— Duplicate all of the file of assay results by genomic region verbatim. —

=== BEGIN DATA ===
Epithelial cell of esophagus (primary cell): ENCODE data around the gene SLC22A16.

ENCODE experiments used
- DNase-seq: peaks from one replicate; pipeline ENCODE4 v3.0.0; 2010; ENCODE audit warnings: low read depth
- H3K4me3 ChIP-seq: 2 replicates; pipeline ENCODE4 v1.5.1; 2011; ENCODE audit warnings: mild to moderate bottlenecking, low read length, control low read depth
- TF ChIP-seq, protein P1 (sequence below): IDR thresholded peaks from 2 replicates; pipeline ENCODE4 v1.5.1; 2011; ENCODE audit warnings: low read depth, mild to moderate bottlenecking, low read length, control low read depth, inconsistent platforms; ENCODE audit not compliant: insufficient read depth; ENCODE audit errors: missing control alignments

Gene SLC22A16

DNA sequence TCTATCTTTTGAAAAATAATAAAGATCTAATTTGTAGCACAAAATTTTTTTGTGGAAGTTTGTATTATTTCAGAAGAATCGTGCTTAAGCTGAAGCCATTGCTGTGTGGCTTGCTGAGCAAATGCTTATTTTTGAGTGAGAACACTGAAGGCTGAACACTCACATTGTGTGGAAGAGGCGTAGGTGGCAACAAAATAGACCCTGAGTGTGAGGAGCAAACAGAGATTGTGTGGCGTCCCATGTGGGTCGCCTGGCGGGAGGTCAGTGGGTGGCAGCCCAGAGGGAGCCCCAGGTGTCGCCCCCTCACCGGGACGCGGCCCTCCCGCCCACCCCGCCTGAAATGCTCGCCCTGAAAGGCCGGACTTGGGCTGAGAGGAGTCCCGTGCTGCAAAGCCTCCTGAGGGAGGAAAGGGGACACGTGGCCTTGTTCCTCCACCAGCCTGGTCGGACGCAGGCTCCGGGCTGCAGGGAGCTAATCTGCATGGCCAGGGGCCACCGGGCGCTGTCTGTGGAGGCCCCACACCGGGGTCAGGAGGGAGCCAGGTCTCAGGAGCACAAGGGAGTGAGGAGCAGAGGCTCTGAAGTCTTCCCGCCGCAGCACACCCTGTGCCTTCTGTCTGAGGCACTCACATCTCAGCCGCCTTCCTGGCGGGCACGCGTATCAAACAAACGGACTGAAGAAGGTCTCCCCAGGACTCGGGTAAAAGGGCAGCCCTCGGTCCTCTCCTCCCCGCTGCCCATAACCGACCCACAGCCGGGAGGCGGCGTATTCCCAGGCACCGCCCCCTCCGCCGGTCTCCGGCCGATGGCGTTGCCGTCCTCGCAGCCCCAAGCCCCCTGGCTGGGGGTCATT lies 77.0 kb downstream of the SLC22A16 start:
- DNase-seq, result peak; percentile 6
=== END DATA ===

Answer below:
Epithelial cell of esophagus (primary cell): ENCODE data around the gene SLC22A16.

ENCODE experiments used
- DNase-seq: peaks from one replicate; pipeline ENCODE4 v3.0.0; 2010; ENCODE audit warnings: low read depth
- H3K4me3 ChIP-seq: 2 replicates; pipeline ENCODE4 v1.5.1; 2011; ENCODE audit warnings: mild to moderate bottlenecking, low read length, control low read depth
- TF ChIP-seq, protein P1 (sequence below): IDR thresholded peaks from 2 replicates; pipeline ENCODE4 v1.5.1; 2011; ENCODE audit warnings: low read depth, mild to moderate bottlenecking, low read length, control low read depth, inconsistent platforms; ENCODE audit not compliant: insufficient read depth; ENCODE audit errors: missing control alignments

Gene SLC22A16

DNA sequence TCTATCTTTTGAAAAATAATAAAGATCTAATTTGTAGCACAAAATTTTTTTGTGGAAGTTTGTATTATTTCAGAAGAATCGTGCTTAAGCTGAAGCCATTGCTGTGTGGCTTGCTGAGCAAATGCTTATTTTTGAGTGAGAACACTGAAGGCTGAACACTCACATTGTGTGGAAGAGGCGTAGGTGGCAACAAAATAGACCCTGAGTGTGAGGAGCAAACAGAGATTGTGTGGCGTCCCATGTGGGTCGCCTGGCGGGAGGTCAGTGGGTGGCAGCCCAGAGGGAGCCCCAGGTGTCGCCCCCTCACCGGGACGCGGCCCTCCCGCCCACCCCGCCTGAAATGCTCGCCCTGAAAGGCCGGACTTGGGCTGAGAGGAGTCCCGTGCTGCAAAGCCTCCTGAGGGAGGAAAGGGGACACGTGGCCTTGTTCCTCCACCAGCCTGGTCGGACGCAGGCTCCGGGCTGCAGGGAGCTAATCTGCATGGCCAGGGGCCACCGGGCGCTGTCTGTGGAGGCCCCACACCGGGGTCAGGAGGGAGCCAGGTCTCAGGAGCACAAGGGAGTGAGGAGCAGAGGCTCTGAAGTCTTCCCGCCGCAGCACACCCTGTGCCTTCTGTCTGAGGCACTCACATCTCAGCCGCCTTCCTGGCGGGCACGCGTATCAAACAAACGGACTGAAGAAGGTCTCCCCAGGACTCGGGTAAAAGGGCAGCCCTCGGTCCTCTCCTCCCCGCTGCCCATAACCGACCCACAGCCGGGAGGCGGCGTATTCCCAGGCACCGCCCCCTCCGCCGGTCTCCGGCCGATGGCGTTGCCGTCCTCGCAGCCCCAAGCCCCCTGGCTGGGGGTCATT lies 77.0 kb downstream of the SLC22A16 start:
- DNase-seq, result peak; percentile 6